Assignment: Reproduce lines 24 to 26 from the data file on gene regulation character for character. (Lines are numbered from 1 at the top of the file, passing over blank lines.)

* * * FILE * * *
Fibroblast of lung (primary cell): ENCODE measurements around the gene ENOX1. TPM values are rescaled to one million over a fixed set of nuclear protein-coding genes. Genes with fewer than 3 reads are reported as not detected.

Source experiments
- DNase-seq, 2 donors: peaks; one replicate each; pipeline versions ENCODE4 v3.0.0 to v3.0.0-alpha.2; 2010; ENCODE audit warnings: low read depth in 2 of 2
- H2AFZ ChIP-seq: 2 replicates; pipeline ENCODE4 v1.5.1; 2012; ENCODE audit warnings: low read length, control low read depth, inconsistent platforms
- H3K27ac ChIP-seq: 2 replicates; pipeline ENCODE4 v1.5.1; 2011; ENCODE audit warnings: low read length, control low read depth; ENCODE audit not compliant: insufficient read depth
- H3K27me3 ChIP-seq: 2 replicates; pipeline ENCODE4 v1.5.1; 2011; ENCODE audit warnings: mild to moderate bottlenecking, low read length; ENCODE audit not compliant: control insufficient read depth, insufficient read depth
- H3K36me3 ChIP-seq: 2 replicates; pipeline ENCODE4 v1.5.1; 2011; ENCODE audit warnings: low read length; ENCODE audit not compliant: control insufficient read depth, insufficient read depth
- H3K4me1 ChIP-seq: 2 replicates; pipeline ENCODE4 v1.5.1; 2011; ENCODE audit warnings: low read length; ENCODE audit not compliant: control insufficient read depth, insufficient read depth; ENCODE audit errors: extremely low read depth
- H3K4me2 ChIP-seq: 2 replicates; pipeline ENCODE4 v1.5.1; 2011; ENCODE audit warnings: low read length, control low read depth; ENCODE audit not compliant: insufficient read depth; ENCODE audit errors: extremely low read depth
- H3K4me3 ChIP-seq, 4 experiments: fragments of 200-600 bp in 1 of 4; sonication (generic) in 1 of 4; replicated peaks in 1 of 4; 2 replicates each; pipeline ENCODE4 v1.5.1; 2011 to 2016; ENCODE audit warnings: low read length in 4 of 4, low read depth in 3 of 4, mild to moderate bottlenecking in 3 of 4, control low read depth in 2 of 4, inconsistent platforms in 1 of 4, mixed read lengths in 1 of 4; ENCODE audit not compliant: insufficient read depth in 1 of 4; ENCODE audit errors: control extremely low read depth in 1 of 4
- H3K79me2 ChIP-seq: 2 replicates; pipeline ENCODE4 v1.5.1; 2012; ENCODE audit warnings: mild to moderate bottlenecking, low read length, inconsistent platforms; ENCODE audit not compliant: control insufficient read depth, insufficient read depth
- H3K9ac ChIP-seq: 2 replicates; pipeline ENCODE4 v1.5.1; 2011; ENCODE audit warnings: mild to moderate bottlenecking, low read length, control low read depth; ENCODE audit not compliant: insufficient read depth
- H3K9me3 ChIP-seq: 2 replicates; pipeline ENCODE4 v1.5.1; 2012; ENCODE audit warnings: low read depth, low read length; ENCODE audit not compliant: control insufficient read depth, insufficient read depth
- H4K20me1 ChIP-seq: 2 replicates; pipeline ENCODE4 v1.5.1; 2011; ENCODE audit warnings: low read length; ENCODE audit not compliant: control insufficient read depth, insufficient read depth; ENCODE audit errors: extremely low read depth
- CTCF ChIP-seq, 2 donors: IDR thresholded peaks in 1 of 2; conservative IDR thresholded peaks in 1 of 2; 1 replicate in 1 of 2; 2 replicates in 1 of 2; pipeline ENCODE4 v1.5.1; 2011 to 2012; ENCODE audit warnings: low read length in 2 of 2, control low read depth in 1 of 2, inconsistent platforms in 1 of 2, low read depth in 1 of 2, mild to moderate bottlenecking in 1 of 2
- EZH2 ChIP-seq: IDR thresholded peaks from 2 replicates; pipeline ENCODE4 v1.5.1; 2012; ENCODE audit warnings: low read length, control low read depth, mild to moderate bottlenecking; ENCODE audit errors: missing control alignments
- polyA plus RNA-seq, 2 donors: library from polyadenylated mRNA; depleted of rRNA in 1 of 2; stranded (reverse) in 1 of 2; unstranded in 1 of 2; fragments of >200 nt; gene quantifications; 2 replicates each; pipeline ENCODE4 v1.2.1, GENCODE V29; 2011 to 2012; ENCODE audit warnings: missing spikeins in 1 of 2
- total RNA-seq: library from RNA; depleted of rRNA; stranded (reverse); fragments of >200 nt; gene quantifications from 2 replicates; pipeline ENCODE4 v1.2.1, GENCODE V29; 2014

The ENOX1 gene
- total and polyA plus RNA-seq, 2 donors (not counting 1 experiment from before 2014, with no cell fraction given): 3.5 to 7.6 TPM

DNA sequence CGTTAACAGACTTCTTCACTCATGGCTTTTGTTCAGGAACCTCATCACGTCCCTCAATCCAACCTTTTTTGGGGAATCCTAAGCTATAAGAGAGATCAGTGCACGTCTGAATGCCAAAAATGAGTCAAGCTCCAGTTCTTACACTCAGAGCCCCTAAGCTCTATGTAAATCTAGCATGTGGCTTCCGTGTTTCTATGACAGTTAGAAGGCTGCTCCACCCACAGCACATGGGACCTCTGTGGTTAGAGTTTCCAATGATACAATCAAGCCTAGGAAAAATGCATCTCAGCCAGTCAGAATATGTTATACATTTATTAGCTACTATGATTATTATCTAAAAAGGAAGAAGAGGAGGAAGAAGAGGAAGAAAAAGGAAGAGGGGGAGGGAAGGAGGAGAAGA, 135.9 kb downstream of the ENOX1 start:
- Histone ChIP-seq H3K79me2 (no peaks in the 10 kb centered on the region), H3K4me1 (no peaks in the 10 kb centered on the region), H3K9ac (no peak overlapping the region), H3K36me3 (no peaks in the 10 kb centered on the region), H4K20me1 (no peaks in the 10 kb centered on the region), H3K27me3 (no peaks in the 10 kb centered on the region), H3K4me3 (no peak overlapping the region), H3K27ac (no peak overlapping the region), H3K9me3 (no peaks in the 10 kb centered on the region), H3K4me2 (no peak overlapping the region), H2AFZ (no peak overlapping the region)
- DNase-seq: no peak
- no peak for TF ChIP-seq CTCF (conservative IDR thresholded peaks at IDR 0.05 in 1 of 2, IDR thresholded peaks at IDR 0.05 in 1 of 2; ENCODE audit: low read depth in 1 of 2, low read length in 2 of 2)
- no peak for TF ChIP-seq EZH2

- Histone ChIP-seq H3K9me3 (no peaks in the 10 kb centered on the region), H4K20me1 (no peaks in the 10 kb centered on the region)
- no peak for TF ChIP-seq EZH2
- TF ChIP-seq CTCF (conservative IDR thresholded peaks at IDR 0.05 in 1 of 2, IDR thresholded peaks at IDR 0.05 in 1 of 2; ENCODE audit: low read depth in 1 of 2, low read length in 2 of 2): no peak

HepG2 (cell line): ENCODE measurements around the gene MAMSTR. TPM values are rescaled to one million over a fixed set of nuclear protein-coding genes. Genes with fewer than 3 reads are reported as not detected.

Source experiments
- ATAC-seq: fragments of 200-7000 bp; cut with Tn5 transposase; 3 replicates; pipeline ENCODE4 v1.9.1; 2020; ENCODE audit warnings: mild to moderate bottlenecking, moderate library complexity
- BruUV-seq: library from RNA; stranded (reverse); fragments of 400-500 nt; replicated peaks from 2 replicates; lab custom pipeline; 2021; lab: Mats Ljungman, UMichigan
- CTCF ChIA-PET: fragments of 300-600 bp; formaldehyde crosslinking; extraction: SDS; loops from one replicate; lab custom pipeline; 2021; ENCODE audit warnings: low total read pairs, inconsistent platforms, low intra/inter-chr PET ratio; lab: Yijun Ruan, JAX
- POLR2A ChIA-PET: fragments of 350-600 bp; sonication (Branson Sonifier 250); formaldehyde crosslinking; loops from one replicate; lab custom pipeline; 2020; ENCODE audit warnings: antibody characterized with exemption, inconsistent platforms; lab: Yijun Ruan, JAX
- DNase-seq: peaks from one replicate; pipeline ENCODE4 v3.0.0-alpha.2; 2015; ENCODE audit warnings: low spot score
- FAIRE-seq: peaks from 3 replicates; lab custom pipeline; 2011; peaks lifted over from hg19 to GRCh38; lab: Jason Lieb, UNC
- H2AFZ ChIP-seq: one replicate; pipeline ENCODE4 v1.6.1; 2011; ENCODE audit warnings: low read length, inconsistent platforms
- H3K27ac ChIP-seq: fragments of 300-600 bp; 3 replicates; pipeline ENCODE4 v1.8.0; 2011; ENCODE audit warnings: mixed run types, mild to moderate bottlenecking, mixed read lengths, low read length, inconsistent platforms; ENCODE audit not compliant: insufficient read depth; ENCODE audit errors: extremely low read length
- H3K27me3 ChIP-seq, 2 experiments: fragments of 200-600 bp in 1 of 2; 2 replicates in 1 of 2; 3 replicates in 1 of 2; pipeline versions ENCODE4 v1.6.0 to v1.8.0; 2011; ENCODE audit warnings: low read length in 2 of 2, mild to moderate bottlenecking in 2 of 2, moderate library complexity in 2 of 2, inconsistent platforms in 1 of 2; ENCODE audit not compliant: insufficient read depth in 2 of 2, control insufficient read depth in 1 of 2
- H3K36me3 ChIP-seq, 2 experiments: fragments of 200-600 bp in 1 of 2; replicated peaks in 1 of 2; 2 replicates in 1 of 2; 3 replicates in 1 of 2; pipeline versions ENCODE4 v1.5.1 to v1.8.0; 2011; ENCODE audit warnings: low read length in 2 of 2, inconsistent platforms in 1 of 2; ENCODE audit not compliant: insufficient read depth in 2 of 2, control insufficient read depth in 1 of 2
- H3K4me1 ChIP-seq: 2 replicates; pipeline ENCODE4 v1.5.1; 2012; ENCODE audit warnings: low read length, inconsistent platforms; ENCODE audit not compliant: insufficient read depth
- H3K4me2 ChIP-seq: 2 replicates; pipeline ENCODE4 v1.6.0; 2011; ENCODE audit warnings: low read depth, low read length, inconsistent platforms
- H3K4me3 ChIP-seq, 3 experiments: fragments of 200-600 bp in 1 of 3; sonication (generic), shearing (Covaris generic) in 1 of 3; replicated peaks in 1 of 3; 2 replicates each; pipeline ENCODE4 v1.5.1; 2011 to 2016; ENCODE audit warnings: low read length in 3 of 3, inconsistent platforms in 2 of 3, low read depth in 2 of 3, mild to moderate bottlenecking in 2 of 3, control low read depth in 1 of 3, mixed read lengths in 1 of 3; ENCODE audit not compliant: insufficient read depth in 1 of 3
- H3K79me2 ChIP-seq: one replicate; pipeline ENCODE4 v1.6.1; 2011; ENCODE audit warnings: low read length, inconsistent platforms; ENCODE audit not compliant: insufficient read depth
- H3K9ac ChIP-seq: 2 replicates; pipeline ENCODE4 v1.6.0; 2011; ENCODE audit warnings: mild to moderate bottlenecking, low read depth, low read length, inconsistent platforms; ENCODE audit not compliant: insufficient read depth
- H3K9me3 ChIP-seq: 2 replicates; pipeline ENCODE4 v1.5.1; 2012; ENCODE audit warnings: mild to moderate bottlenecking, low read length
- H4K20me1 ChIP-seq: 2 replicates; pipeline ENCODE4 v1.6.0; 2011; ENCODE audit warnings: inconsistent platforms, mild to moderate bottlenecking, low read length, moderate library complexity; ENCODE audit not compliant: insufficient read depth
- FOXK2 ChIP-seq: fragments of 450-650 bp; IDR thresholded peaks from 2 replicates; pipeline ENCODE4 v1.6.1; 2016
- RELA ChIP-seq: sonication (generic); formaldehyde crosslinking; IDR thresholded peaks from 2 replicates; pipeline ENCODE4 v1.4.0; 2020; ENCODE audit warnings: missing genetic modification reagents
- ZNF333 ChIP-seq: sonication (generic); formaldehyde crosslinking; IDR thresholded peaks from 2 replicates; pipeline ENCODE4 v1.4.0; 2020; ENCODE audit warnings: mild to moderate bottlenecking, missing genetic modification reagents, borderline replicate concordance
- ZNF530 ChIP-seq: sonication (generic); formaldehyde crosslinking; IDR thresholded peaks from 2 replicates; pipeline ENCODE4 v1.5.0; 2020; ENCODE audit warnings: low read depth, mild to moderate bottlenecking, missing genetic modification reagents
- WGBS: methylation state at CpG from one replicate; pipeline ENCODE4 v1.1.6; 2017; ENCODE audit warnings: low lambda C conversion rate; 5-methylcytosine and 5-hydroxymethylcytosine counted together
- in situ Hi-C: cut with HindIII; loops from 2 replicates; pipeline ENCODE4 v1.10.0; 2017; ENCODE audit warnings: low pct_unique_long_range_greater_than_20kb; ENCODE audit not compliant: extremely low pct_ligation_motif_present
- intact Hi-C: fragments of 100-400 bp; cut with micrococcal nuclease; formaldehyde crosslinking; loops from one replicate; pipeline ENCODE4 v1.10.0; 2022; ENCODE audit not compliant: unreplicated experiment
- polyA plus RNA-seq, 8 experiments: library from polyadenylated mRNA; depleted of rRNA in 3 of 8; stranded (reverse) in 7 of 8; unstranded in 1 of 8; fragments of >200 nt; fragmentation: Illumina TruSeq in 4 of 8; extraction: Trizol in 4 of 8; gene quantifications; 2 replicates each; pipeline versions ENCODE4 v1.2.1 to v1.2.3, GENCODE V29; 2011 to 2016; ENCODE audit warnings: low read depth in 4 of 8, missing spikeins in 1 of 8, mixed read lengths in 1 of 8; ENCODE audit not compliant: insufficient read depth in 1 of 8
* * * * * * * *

- no peak for TF ChIP-seq CTCF (conservative IDR thresholded peaks at IDR 0.05 in 1 of 2, IDR thresholded peaks at IDR 0.05 in 1 of 2; ENCODE audit: low read depth in 1 of 2, low read length in 2 of 2)
- no peak for TF ChIP-seq EZH2

- Histone ChIP-seq H3K9me3 (no peaks in the 10 kb centered on the region), H4K20me1 (no peaks in the 10 kb centered on the region)